It’s a key line in the film for me where he says “I don’t know how to write like me” and that’s the great problem that anyone who writes. A writer I don’t enjoy, Bernard Shaw, said “When you start writing like yourself, you’ve got a style”. I wrote for years until I thought “Christ, that sounds like me”. And so that was the side of it I wanted to look at. Thompson wrote this book with a fictitious character, of course based on himself, and it’s got nothing to do with Fear and Loathing in Las Vegas. This was actually written 15 years before. You don’t need Johnny with a false bald head and shorts and machine gunning everybody. I didn’t want to write that. It’s the only thing I find tedious about the criticism is this constant comparison between this and Fear and Loathing in Las Vegas, I suppose it was inevitable, but it’s very frustrating to me.
But there is one scene of ‘Fear and Loathing’ style drug use in the film, when they try LSD for the first time.
BR: It was the beginning of the CIA experimenting with LSD, and I thought it was a novel way to use this drug in the film. They don’t even know how to take it. “You take it in the eye?” So that’s the way they did it in the film. But yeah, that is a slight precursor to Fear and Loathing and Las Vegas but I can’t even remember why I wrote the bloody scene now. It’s an extremely difficult thing to do on film I think, to show the subjective state of inebriation.
How much of Thompson’s dialogue is actually in the film?
BR: There was a review that my son showed me on the internet of some American reviewer, who really hated the movie. He said ‘The only thing that saves this movie is Hunter Thompson’s scintillating dialogue’, and there’s only two lines of his in it! [laughs] So I thought ‘Oh wow okay, I’ll take that as an inverted compliment’.
How do you feel about the film having opened badly in America?
BR: You can’t say the film’s bombed in America because no-one’s been! That’s kind of the tragedy. A film bombs if you open on $25 million on the first weekend and the next weekend it takes eight and six, that’s a bomb. But this film was extraordinary, just nobody turned up. It’s very weird. But then again, you see, it’s a little film, and my stuff doesn’t appeal on a broad front anyway. It’s got nothing to do with me: my job is try and make the film. It hasn’t got anything to say other than “I hope you laugh” and “I hope you’re sucked in and find it a bit glamorous and amusing”. That’s all it was meant to do.
How did you come to cast Amanda Heard?
BR: When Amber came in, this vision came through the door. I thought, “God! Who the f*ck is that?!” and she got the part there and then. Hunter Thompson’s lifelong writing obsession was this American Dream, what is the dream? Is it a real thing or is it not? I wanted a dream girl, every boy’s dream girl, Doris Day, Marilyn Monroe rolled into one type-of-stuff. So Amber walks in, and she got the part instantly. I didn’t tell her, we brought her back, tested her, and all the rest of it. Thereafter, whenever she was coming back I would always go and loiter in the office that had about a dozen guys all working in it, to look at them looking at her to see if it worked, and it did work. Amazing presence. I have this feeling with actors that they can’t be in front or behind of it, they’ve got to stick to the celluloid. And she just stuck to the celluloid.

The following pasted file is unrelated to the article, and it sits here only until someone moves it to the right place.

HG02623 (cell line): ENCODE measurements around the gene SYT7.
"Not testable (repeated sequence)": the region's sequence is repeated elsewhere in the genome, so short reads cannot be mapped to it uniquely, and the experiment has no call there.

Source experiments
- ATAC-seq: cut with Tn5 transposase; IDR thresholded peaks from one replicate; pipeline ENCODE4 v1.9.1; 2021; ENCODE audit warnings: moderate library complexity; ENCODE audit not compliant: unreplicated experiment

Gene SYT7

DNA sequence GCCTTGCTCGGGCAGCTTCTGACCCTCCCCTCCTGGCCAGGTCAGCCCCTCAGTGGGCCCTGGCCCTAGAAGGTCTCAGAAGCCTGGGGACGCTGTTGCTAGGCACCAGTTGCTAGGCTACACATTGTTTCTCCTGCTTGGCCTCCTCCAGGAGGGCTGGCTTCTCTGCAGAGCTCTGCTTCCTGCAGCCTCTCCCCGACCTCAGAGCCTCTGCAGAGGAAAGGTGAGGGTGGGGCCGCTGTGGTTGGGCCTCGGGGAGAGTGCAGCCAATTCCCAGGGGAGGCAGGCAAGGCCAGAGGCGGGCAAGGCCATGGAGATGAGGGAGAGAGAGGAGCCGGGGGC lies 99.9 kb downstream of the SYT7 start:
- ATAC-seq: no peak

Did you cut anything out of the film that you hated to lose, particularly?
BR: The film could probably profit from another 10 minutes taken out of it frankly. But it’s all about balance. Sometimes the problem with cutting is that it throws something else out of kilter. The Amber Heard scene where she does her dance with the black guy, that was cut down. It was so tense, and I really regret taking half of that scene out. It was just you grinding your teeth, you know, what’s going to happen to this girl? There was a lot of stuff hit the deck, you know, and has to.
What is the strongest aspect of the film for you?
BR: I have absolutely nothing but admiration for the quality of the actors in this film. Any mistakes, obviously, are mine, narrative mistakes or whatever, but nobody can say they’re not f*cking great actors these people. They’re as good as it gets, I think. It was an absolute joy to make and I’d do it again with them. I’m not so sure I’d do it again with anyone else, but I’d do it again with them.
So this doesn’t mean that you’ll be returning to directing on a regular basis then?
BR: Oh no, no. No it doesn’t. I have converted a novel I wrote into a screenplay, which I may well do. But it’s a tiny little English film, you know, a couple of million quid. I’ve been working for fourteen years on the same book, about the Whitechapel murderer, which is a kind of obsessive passion of mine. It’ll take me another two years to finish that. The thing about directing is you take a great film-maker like Ridley Scott. He does movie after movie after movie, this one’s a dog, that one’s not bad, that’s brilliant, but my stuff can’t be like that because it’s kind of esoteric, so if I make something and I f*ck it up, I’m persona non gratis, which truly doesn’t bother me.
Are you surprised how well Withnail & I has held up?
BR: It’s amazing isn’t it? Totally by accident and not design it doesn’t seem to age, does it? That wasn’t my intention, I didn’t think ‘Oh I’m gonna make a film that won’t age’ but I saw it with my son, and I hadn’t seen it literally for ten years, and it’s still the same Richard E in that long coat, and fresh! Anyway, you definitely laughed [at the Rum Diary] did you?
BR: Thank f*ck for that.
The Rum Diary is out now.